I recently attended a webinar by well-known author and teacher, Caroline Myss, who happens to come from the Catholic tradition. During the Q&A the question of confession came up. The questioner expressed the need to confess but lacking a spiritual community did not know how to find someone to whom they could offer their confession. Many of us have felt the pain of guilt and, like the webinar attendee, have also felt the need to confess with nowhere to turn for relief. I was moved to share this because I believe guilt to be one of the most unnecessary and destructive emotions we can harbor.
I too was raised Catholic and grew up practicing confession. In the Church, confession is a sacrament that takes place between the practitioner and her priest. I am now a practicing Buddhist, and for the past eleven years, I have come to understand and employ a form of confession that is different from what I learned as young Catholic. Buddhist confession does not require the presence of another person, yet it can be just as powerful. I have come to enjoy this aspect of my practice and the relief this daily act of confession provides.
All Buddhas and Bodhisattvas, please heed me!
Please purify all my negative karma and emotions.
In front of all Buddhas, I honestly confess all my mistakes.
I sincerely regret all my harmful intentions and actions.
I completely eliminate all my negative thinking and emotions.
I completely eliminate all my afflictions and negative karma.
All my negative thinking, let go. Let go!
All my negative emotions, let go. Let go!
All my unhappy feelings, let go. Let go!
All my trauma, let go. Let go!
All my regret, let go. Let go!
All my guilt, let go. Let go!
Let go! Let go! Let go!“
~ from The Buddha Path written by H.E. Dzogchen Khenpo Choga Rinpoche
This prayer exemplifies the Nine Powers of Purification. When all steps are included, the practitioner engages a profound cleansing purification. When repeated daily or whenever necessary, much negative karma can be cleaned, leaving the practitioner feeling a sense of lightness and peace.
The Nine Powers of Purification
- The Power of Visualization Clearly visualize the object of your prayer, in this case we might visualize Buddha Shakyamuni as our guide.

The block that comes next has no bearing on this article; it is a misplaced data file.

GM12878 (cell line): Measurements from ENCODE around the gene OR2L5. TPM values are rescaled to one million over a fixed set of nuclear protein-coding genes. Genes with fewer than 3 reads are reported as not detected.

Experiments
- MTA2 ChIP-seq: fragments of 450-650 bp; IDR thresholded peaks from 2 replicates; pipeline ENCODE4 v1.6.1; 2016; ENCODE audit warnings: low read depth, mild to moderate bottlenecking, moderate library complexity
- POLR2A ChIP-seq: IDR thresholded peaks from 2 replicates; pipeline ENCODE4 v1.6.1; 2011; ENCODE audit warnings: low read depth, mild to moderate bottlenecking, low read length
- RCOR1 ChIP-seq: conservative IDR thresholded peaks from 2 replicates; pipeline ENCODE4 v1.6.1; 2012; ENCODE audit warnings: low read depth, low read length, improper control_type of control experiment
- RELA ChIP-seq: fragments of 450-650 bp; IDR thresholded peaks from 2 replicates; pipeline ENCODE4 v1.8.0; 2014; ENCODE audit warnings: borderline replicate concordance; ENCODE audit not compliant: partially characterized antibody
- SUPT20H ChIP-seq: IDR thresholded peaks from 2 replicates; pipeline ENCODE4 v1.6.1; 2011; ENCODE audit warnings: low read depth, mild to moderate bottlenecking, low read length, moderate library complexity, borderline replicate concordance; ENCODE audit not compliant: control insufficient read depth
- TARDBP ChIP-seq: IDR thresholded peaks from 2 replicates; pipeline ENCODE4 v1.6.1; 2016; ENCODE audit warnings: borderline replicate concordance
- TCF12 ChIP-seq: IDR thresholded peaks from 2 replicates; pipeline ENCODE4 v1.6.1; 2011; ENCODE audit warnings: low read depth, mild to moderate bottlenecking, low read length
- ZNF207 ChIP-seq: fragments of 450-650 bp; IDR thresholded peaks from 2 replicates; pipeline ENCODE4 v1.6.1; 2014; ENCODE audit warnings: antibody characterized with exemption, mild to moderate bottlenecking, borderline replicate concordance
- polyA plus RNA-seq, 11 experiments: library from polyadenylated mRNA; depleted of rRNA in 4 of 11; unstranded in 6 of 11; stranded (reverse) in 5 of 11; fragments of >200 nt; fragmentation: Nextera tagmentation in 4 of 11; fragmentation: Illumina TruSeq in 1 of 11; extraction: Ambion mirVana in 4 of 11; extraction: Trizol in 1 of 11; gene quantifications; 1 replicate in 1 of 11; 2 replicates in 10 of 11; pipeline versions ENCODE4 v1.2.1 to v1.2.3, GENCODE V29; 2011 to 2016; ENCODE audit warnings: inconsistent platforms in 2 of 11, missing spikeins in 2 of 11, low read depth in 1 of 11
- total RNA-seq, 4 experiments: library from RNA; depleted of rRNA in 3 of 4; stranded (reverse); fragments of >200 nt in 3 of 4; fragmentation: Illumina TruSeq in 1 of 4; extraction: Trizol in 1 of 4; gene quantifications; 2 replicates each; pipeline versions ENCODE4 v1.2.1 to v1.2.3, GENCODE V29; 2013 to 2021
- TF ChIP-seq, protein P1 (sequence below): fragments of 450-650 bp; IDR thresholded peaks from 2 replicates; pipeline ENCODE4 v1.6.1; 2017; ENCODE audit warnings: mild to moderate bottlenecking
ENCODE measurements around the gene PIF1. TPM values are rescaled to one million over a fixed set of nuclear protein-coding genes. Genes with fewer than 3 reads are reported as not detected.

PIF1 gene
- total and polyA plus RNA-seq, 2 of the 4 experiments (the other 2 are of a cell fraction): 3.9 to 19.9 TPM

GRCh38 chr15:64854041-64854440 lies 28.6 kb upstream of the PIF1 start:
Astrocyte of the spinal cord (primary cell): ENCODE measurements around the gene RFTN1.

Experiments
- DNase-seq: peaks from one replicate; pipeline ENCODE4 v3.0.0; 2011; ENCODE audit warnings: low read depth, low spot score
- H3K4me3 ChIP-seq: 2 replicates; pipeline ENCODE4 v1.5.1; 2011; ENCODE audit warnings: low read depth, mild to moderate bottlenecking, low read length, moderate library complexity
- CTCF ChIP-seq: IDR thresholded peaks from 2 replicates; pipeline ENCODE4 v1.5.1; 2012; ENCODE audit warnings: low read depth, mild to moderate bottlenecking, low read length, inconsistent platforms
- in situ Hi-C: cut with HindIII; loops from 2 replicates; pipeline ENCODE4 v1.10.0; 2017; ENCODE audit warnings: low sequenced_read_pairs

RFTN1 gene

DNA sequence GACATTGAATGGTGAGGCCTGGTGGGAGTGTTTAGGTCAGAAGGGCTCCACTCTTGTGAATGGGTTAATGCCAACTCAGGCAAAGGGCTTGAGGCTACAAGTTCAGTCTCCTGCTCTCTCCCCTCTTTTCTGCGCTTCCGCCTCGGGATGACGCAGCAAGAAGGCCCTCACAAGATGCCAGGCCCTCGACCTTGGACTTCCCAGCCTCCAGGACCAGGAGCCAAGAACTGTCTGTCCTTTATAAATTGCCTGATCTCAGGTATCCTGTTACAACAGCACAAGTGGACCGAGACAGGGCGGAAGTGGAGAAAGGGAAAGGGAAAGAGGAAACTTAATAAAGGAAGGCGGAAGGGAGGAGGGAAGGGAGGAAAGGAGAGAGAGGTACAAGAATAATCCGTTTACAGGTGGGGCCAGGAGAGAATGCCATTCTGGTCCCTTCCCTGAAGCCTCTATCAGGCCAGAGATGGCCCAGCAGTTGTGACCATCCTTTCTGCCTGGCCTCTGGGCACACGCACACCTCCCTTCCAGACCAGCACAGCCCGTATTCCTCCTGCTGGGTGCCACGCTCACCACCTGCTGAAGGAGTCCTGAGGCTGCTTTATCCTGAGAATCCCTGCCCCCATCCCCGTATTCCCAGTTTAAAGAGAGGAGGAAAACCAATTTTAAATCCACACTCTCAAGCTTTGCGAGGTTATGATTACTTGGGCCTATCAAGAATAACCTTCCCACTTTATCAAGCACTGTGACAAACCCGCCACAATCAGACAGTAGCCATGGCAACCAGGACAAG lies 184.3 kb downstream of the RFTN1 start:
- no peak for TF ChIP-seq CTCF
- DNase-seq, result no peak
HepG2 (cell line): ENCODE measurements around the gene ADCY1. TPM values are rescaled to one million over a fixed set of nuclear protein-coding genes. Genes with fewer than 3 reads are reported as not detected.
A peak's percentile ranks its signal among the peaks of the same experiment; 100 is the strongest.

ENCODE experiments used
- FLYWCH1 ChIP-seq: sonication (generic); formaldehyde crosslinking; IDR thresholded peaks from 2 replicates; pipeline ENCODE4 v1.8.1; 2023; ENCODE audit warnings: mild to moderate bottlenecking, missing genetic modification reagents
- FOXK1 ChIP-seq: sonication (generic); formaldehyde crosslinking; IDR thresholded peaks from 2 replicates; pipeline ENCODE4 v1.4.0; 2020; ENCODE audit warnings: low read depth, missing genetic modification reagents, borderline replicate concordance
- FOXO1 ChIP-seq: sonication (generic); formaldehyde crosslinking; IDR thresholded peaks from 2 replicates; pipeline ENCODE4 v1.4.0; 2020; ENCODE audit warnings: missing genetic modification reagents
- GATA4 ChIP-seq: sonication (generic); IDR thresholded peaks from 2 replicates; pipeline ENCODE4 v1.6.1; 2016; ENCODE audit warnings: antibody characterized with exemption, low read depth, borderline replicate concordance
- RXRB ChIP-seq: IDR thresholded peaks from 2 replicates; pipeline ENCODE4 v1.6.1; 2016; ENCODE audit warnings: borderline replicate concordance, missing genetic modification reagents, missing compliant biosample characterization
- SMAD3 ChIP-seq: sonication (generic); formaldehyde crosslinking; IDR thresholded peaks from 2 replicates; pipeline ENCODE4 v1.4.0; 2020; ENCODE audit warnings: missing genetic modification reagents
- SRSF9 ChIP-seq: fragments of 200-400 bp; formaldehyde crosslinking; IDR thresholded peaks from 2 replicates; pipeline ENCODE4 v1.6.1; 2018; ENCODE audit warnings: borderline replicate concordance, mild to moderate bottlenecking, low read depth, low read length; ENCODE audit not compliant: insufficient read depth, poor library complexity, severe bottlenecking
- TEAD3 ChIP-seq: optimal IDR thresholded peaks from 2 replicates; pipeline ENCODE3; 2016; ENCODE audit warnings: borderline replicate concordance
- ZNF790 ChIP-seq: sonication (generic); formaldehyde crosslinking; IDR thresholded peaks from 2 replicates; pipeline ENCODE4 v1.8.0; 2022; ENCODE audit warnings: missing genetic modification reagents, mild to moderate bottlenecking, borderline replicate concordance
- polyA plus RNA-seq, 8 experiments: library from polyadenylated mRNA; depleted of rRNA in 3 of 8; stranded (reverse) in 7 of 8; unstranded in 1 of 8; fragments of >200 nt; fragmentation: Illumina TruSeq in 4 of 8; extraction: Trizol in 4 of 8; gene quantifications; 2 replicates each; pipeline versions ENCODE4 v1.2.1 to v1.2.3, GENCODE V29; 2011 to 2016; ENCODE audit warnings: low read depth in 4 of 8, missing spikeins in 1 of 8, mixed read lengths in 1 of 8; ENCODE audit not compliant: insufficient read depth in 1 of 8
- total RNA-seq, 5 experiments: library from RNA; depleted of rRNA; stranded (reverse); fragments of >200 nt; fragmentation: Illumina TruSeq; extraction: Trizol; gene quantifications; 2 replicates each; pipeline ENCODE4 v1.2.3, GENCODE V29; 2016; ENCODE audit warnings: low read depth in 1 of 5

- The Power of Supplication Here we really want to feel as though we are making a sincere plea. The more emotion, the stronger the healing effect.
- The Power of Confession Admitting our mistake, saying our mistake out loud, naming our mistake is a necessary first step.
- The Power of Regret We spend some time in regret, remembering our mistake, but remember that regret is like soap. It must be washed off to work.
- The Power of Decision Only we can decide to let go of our mistakes. The power of decision is a necessary step toward the purification we seek.
- The Power of Antidote The antidote is the healing. The healing is in the act of letting go. For that reason we use a physical mudra, a clutching or grasping our hands into a fist, then thrusting our open hands outward in a releasing gesture. This feels wonderful and engages body, speech and mind for a thorough cleansing effect.
- The Power of Commitment Of course we are human and we will make more mistakes. But by making a positive commitment we increase our own power to make and keep positive aspirations. That is why we call it “practice.”
- The Power of Healing Mantra Repeating mantra is the swiftest way to restore positive thinking. In our practice we use, Om Badzra Sattwa Hung. An alternative might be, “I love you, I’m sorry, please forgive me, thank you.”
- The Power of Certainty We reserve our doubting for contemplation. We do not hold doubt during our meditation. The more strongly we can hold and feel certain, the more healing the meditation. The more we repeat what we know, with certainty and feeling, the more strongly our meditation heals us.
Confession works. Confessing in front of others is powerful. But it’s not the only way. By remembering that our thinking is powerful, a daily repetition of this Clear Purification Practice can be a profound healing exercise.